- The Cavaliers' offense poured in a historic shooting performance on Friday night, forcing a dramatic Game 5 in Oakland.
CLEVELAND — The Cavaliers live for this. The playoffs would not be complete without their involvement in some extracurricular commotion, the kind that their first three series weren’t quite competitive enough to allow. For a moment, it appeared as though the Finals might pass in quiet; the 3-0 series lead the Warriors took on Wednesday night has never been overcome in the history of the NBA’s championship series. Regardless of whether Cleveland can make a real run at history (again), they survived to the weekend by making all kinds of noise.
“This is who we are,” said Cavs coach Tyronn Lue.
In the end, Game 4 turned out to be the sort of affair in which the most explosive first-half performance in Finals history almost became a footnote. Draymond Green was ejected upon receiving two technical fouls…until he was un-ejected. Zaza Pachulia reprised the kind of groin violence that sent the 2016 Finals into infamy. There were flare-ups, taunts, and the sort of perpetual tension that comes with basketball at its best. And all of it was underlined by one of the league’s greatest displays of shot-making—a variety of Cavs converting damn near everything they attempted.
The opening salvo alone was historic: Cleveland scored 49 points in the first quarter between seven different players, in all scoring points on 23 of the team’s 28 possessions, according to John Schuhmann of NBA.com. “That's part of who we are,” LeBron James said. “We set a lot of records since we kind of assembled this team the last couple years, and that's just part of who we are.” This is an offense of incredible potency that, when working at its best, is close to untouchable. Hot shooting stretches further when passes are flying off the fingers of James. Smooth execution can break open a game when Kyrie Irving’s creativity becomes an incisive instrument. A physical screening game knocked the Warriors out of comfortable rhythms, allowing shots to fly and drives to gut the defense. Desperation fouls mounted to make a bad start worse.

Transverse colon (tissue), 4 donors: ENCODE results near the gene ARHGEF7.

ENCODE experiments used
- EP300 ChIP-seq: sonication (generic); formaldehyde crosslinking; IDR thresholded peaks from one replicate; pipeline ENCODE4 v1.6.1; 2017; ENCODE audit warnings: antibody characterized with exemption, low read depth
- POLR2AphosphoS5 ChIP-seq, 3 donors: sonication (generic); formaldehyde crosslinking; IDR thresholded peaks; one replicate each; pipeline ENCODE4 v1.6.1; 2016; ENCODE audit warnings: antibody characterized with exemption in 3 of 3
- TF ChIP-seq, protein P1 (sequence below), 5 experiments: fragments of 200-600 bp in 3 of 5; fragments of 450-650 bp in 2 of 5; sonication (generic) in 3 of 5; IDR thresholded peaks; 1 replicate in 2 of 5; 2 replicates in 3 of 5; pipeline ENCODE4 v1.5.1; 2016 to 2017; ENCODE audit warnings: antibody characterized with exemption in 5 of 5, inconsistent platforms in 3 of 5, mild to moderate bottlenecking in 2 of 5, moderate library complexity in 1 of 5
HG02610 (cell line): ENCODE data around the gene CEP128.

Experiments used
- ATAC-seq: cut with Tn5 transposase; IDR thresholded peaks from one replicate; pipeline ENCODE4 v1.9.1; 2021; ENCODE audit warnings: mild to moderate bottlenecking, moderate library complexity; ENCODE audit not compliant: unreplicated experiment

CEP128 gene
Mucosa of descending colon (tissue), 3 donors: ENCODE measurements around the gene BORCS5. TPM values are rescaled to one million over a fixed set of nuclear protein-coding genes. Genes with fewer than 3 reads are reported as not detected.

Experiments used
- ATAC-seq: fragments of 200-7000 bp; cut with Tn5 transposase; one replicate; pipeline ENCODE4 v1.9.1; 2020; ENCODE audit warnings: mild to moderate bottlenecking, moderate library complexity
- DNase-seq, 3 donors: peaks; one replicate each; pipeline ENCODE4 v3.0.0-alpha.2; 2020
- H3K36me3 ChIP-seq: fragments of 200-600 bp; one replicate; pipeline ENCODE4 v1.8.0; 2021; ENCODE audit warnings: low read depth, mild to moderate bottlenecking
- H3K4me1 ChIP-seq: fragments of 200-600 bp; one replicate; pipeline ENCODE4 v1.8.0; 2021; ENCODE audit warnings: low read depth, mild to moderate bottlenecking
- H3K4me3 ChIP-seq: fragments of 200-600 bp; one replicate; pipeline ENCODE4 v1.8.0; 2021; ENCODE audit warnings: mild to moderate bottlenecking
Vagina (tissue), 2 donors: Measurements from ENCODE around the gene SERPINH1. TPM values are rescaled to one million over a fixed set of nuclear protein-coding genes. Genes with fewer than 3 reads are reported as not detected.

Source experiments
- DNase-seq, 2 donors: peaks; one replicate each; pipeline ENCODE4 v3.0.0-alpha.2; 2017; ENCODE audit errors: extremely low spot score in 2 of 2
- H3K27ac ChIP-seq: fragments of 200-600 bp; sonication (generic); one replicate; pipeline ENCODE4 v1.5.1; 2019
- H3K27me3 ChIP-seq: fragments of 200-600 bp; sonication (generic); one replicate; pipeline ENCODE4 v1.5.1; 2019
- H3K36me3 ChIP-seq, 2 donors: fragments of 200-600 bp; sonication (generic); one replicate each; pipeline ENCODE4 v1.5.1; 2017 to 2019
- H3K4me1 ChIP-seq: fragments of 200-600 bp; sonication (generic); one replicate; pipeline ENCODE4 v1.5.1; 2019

By halftime, the damage came out to 86 points and effective shooting (eFG) of 75%. Golden State’s 68 points, a scorching mark in most any other contest, barely kept the game within 20. Their steady flame looked like nothing next to Cleveland’s roaring wildfire.
The game was all but decided then and there. No lead is safe so long as the Warriors keep their stars in play, but the Cavaliers made their most meaningful separation in the first half and then spent the rest of the game working to maintain it. One fundamental difference from the first three games of the series: Cleveland worked relentlessly to create quality three-point opportunities. Those losses were not without their open looks, but the Cavs of Game 4 were a different beast, dedicated to a non-stop churn of inside-out playmaking. LeBron, as he often does, gave the offense a propulsive starting point with hard drives and smart reads. Yet from his plays came the next one; a behind-the-back feed to Tristan Thompson turned into a wide open corner three for Richard Jefferson. Jefferson, too, was able to corkscrew his way out of seemingly doomed drives to set up wide open teammates on the perimeter.
“I mean, when we're hitting threes, we're a different team,” Irving said. “And we understand that. But when we take the threes that are in rhythm and we're getting guys to their spots and we're unselfish as we were tonight, then our three-pointers are a little bit different, and it makes the difference.”
No team has ever made more three-pointers in an NBA Finals game than the Cavs (24) did on Friday. Irving delivered seven makes, Kevin Love (who was punishingly reliable) offered six, and J.R. Smith hit five. James, just to round out his 31-point triple-double, sank three long-range shots of his own.
“We haven't been making shots,” Lue said. “We haven't been shooting the ball well. We shoot the ball well, these are the type of explosives we can have offensively.”
As responses to dire circumstances go, Cleveland delivered everything it could: containment of Stephen Curry and Klay Thompson through intelligence and physicality; proof positive that they have the mechanics to overwhelm Golden State’s masterful switching defense; and the kind of comprehensive performance that shows every Cavalier on the floor as some kind of threat. No team wants to go down 3-0 to the Warriors, wearing whatever thin margin for error existed down to dust. But now that they have, the Cavs can only settle into a familiar resistance to improbability. This series lasts only as long as Cleveland can execute to near-perfection. Irving declared his team's intentions: "We're ready to live in it."